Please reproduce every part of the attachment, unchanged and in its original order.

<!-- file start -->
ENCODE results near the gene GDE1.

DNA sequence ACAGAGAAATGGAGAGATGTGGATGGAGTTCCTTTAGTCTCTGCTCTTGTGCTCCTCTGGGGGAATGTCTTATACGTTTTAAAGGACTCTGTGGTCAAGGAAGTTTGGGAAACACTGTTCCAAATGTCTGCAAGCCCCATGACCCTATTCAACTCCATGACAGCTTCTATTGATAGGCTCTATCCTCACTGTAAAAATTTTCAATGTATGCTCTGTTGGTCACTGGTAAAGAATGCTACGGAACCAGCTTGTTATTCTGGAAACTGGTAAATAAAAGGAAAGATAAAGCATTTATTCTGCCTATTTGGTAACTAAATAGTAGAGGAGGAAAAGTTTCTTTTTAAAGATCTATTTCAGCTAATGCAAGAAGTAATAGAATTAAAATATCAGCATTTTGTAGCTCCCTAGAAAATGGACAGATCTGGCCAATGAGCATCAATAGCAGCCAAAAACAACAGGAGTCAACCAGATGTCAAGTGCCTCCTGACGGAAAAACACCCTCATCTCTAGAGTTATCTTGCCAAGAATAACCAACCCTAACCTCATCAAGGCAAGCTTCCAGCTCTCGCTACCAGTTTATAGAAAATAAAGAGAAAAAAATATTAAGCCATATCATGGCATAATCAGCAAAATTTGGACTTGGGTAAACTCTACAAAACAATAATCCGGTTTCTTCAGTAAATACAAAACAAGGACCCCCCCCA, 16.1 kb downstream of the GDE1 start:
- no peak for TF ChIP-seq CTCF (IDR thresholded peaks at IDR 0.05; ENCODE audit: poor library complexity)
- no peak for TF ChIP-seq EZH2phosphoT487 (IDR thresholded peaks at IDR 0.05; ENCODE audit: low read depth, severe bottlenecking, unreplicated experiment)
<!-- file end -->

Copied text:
ENCODE results near the gene GDE1.

DNA sequence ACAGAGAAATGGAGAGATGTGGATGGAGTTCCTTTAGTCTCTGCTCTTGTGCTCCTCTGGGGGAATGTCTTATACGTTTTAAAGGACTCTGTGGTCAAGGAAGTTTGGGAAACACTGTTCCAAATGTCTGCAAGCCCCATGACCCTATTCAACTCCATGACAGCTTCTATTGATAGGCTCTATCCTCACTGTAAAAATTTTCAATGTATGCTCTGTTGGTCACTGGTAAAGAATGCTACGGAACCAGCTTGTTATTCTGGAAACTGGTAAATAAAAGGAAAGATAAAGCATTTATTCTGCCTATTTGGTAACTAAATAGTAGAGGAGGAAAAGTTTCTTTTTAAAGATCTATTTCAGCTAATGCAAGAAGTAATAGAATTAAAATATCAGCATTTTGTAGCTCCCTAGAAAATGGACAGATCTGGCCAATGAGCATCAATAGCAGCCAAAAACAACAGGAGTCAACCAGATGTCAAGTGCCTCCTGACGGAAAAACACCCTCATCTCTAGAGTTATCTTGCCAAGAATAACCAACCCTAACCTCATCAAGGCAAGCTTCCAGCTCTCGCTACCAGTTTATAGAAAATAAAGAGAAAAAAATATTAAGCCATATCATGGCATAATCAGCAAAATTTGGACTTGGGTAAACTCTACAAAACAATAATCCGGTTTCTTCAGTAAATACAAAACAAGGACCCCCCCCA, 16.1 kb downstream of the GDE1 start:
- no peak for TF ChIP-seq CTCF (IDR thresholded peaks at IDR 0.05; ENCODE audit: poor library complexity)
- no peak for TF ChIP-seq EZH2phosphoT487 (IDR thresholded peaks at IDR 0.05; ENCODE audit: low read depth, severe bottlenecking, unreplicated experiment)